New Delhi, July 17 - Exorbitant budgets, corporatisation of the filmmaking process and the rise of new 'costly' stars pushed Bollywood's old production houses into oblivion. But some dormant and some defunct production banners like Shakti Films and Pramod Films are coming back to life and they are banking on the evergreen genre of love to start afresh.
Director Prateek is reviving his grandfather Pramod Chakraborty's banner Pramod Films with "From Sydney With Love", releasing July 27, while Shakti Samantha's Aradhana Films will start a new innings with the release of "Yeh Jo Mohabbat Hai" Aug 3.
Both are love stories - a genre that can never bore the audience, says director Ashim Samanta, son of late filmmaker Shakti Samanta.
"Emotions don't change, only the presentation of love changes. Love was there 5,000 years back, and love will remain even after 100 years. What changes is the way in which it is shown in each film. Our film 'Yeh Jo...' is on today's line and captures the attitude of youngsters," Ashim told IANS.
He is betting Rs. 12 crore on the film that launches his son Aditya as an actor and says his home banner was not in hibernation. It was the industry's changing ways which kept him away.
"We just made fewer films. We made TV serials, and we last made a film ('Don Muthuswami') in 2008. It didn't do too well, that's why everyone feels we haven't made anything. We have been actively involved in TV.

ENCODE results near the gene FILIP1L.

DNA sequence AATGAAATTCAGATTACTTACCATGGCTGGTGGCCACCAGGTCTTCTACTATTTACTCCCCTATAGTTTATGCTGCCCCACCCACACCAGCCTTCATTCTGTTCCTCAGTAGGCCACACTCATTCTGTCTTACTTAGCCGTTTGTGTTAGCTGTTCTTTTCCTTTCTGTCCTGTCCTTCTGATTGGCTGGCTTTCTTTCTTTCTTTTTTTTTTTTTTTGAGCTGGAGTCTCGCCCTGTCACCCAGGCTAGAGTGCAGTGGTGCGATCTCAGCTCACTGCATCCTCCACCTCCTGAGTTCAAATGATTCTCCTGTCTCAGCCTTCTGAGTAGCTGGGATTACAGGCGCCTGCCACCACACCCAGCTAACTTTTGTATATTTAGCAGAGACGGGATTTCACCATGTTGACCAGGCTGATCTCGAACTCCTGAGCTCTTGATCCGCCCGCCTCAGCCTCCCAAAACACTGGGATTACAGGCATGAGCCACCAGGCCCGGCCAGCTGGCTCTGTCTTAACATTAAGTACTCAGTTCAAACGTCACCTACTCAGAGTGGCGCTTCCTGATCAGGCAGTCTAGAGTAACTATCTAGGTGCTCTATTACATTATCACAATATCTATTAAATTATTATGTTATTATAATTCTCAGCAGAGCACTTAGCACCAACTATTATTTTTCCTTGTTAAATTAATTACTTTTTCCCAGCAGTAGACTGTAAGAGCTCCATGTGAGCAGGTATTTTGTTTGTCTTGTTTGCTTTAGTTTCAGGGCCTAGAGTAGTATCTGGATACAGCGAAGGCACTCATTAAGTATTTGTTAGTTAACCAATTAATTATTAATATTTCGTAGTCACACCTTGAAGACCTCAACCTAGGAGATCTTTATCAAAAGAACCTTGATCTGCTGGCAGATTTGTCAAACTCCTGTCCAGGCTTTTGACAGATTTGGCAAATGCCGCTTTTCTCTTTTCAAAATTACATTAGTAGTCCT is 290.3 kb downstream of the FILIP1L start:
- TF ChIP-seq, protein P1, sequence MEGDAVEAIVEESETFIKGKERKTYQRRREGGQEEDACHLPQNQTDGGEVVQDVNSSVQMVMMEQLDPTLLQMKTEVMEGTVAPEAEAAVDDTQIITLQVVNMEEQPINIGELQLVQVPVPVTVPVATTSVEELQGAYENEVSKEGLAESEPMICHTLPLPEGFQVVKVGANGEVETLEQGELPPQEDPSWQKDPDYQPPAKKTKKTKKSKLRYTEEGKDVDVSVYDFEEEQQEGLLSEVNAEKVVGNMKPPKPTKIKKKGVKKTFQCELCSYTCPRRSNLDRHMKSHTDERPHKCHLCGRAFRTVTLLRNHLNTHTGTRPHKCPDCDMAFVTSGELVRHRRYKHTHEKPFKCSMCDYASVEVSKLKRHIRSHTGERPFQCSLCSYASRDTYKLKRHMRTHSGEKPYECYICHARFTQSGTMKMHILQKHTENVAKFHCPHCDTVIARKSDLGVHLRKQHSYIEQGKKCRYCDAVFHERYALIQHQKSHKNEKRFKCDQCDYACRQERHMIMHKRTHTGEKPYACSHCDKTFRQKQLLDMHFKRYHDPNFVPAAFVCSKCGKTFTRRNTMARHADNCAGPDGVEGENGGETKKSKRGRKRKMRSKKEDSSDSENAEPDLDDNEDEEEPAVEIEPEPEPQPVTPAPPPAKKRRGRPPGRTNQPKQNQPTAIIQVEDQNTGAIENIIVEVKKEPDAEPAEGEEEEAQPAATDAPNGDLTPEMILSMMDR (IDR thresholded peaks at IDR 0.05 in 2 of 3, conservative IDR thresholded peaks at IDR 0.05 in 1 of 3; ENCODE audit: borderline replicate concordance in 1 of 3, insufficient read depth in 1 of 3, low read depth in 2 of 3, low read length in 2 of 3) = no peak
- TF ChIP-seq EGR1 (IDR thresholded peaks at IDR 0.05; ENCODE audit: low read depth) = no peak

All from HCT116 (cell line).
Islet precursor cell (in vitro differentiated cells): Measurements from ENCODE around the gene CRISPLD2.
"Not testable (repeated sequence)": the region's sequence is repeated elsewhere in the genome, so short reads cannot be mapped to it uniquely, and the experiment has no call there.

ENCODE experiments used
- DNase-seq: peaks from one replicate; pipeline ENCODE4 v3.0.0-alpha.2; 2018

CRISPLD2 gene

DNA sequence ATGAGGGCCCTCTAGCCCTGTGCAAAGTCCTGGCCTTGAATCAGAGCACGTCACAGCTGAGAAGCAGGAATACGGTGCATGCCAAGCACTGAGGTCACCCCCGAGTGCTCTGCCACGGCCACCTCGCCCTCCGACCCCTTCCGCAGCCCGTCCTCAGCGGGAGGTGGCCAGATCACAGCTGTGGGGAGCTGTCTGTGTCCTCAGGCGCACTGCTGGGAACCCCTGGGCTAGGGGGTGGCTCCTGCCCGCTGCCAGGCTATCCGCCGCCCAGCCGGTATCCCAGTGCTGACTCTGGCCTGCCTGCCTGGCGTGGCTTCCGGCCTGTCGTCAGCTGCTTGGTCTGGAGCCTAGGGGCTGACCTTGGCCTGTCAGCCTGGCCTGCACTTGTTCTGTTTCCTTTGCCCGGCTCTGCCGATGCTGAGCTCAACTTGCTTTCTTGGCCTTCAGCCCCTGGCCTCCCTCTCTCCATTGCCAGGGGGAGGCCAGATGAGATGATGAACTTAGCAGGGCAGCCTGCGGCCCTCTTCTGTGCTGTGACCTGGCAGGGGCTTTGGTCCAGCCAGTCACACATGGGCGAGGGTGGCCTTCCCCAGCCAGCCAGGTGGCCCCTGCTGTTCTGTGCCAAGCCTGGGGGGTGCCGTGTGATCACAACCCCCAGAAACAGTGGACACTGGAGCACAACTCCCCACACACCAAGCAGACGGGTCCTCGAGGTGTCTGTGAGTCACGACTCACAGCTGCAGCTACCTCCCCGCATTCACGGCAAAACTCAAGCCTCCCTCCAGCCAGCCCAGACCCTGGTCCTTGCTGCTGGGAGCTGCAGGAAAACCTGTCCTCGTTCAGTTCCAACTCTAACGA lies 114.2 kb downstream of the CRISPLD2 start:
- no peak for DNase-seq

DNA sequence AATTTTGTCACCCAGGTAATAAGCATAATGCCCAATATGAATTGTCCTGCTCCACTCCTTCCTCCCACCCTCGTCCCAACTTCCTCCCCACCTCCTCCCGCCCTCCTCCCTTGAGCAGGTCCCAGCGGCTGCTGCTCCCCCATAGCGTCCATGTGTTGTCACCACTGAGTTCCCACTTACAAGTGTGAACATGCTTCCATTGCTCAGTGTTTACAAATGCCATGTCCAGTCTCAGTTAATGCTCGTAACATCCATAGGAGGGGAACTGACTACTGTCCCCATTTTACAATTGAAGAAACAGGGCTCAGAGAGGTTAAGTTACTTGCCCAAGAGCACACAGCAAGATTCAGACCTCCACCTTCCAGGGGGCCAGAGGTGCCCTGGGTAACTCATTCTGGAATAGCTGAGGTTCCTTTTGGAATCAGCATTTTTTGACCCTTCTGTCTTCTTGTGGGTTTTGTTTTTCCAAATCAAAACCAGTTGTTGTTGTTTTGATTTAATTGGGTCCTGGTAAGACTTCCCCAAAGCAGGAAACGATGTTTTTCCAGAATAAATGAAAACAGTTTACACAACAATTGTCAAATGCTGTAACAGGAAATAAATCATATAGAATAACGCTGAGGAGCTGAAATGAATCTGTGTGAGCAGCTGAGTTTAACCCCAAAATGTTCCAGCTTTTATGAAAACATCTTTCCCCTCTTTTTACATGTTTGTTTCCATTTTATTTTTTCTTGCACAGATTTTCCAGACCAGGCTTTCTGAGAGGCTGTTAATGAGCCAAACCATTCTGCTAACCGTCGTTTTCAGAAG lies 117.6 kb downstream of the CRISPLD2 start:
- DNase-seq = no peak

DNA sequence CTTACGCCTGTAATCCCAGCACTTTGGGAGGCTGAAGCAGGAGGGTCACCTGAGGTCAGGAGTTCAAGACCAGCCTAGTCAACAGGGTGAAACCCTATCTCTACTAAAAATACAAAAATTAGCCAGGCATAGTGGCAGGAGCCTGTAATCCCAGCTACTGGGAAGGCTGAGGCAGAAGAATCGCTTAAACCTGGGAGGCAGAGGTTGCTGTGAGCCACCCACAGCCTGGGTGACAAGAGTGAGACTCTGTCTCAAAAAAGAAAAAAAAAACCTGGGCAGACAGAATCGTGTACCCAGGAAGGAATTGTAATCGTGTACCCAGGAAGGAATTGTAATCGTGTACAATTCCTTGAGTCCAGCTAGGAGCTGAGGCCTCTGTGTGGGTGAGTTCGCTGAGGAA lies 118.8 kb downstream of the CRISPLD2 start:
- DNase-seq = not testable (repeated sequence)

"My father didn't want me to do TV. But filmmaking became an exorbitantly risky field, the distribution patterns changed, the corporatisation changed the game, actors started producing their own films, there was hardly space for small films with new faces. Stars charge so much, and they do only one or two films in a year," said the filmmaker.
Meanwhile, Prateek, has set out to revive the family banner and plans to make "sensible films".
"We always focus on telling the stories the way it should be told. Our banner has earned goodwill over the period of 50 years and I want to live on those principles and make films that have long-lasting impact and make sense," the 31-year-old director told IANS.
"I want Pramod Films to be an active banner. Now out of sight is out of mind. The film industry has short term memory and it is necessary to remain in action," he added.
Moti Sagar Productions, a part of Ramanand Sagar's banner Sagar Arts, last release was 2007 National Award-winning film "1971", which was directed by Amrit Sagar. After five years, it is set for a revival with fun-filled saga "Rabba Main Kya Karoon".
Bollywood's famous studio Bombay Talkies Limited, which is said to have produced 102 feature films since 1934, is also reportedly set to rise from the ashes after lying defunct for 58 years.
Two films - "Zakhmi" and a yet-untitled film - are said to be in the making under the supervision of Abhay Kumar, grandson of Rajnarayan Dube, the main financier of Bombay Talkies.
The famous Prakash Mehra Productions is also bouncing back thanks to Amit Mehra, son of late filmmaker Prakash Mehra. He is set to produce and direct the remake of his father's "Zanjeer" under the banner.
Raj Kapoor's R. K. Films might soon find a new lease of life courtesy his star grandson Ranbir Kapoor.
"There has been a lot of progress in our plans to revive the RK banner. We have zeroed in on some scripts," Ranbir told IANS.
"The Kapoor family is in the film industry since the past 80 years starting from my great grandfather Prithviraj Kapoor, to me and my cousins (Karisma and Kareena). I hope we continue to contribute to cinema in the same way," he added.
In the meantime, Fardeen Khan is set to be making efforts towards reviving his late father Feroz Khan's banner, FK International and Sunny Deol is resurrecting Vijeta Films with a "Ghayal" remake.
Will these banners pass the tests and tastes of audiences today? Watch this space! (IANS)